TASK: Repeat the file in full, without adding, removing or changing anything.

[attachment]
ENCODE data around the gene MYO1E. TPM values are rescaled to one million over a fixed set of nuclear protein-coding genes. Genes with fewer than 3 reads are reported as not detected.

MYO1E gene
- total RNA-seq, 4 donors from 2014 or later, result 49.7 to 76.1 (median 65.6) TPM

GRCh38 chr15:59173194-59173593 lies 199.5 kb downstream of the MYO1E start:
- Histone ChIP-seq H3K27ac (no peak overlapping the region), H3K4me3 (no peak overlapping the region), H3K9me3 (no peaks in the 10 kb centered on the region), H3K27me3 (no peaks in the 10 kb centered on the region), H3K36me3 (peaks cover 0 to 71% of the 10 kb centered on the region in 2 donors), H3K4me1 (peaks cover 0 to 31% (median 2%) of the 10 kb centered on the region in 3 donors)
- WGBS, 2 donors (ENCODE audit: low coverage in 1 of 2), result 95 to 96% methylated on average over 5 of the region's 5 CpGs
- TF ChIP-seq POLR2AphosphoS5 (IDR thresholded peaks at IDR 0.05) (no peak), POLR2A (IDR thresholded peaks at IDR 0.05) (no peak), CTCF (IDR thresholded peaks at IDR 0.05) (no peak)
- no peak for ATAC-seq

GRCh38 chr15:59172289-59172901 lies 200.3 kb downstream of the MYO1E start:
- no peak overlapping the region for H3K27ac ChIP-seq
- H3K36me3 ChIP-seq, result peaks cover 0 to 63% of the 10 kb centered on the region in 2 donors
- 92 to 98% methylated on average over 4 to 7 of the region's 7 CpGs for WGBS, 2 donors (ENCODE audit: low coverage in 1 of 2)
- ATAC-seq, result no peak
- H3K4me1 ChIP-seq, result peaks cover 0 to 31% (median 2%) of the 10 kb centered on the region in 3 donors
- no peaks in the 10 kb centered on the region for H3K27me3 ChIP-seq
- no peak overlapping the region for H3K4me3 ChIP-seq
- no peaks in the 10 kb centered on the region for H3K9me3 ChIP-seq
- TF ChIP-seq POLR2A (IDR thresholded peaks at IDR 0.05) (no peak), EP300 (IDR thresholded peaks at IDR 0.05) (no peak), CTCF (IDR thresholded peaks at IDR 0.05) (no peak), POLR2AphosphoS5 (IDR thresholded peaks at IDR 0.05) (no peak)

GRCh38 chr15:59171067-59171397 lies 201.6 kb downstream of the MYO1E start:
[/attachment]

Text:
ENCODE data around the gene MYO1E. TPM values are rescaled to one million over a fixed set of nuclear protein-coding genes. Genes with fewer than 3 reads are reported as not detected.

MYO1E gene
- total RNA-seq, 4 donors from 2014 or later, result 49.7 to 76.1 (median 65.6) TPM

GRCh38 chr15:59173194-59173593 lies 199.5 kb downstream of the MYO1E start:
- Histone ChIP-seq H3K27ac (no peak overlapping the region), H3K4me3 (no peak overlapping the region), H3K9me3 (no peaks in the 10 kb centered on the region), H3K27me3 (no peaks in the 10 kb centered on the region), H3K36me3 (peaks cover 0 to 71% of the 10 kb centered on the region in 2 donors), H3K4me1 (peaks cover 0 to 31% (median 2%) of the 10 kb centered on the region in 3 donors)
- WGBS, 2 donors (ENCODE audit: low coverage in 1 of 2), result 95 to 96% methylated on average over 5 of the region's 5 CpGs
- TF ChIP-seq POLR2AphosphoS5 (IDR thresholded peaks at IDR 0.05) (no peak), POLR2A (IDR thresholded peaks at IDR 0.05) (no peak), CTCF (IDR thresholded peaks at IDR 0.05) (no peak)
- no peak for ATAC-seq

GRCh38 chr15:59172289-59172901 lies 200.3 kb downstream of the MYO1E start:
- no peak overlapping the region for H3K27ac ChIP-seq
- H3K36me3 ChIP-seq, result peaks cover 0 to 63% of the 10 kb centered on the region in 2 donors
- 92 to 98% methylated on average over 4 to 7 of the region's 7 CpGs for WGBS, 2 donors (ENCODE audit: low coverage in 1 of 2)
- ATAC-seq, result no peak
- H3K4me1 ChIP-seq, result peaks cover 0 to 31% (median 2%) of the 10 kb centered on the region in 3 donors
- no peaks in the 10 kb centered on the region for H3K27me3 ChIP-seq
- no peak overlapping the region for H3K4me3 ChIP-seq
- no peaks in the 10 kb centered on the region for H3K9me3 ChIP-seq
- TF ChIP-seq POLR2A (IDR thresholded peaks at IDR 0.05) (no peak), EP300 (IDR thresholded peaks at IDR 0.05) (no peak), CTCF (IDR thresholded peaks at IDR 0.05) (no peak), POLR2AphosphoS5 (IDR thresholded peaks at IDR 0.05) (no peak)

GRCh38 chr15:59171067-59171397 lies 201.6 kb downstream of the MYO1E start: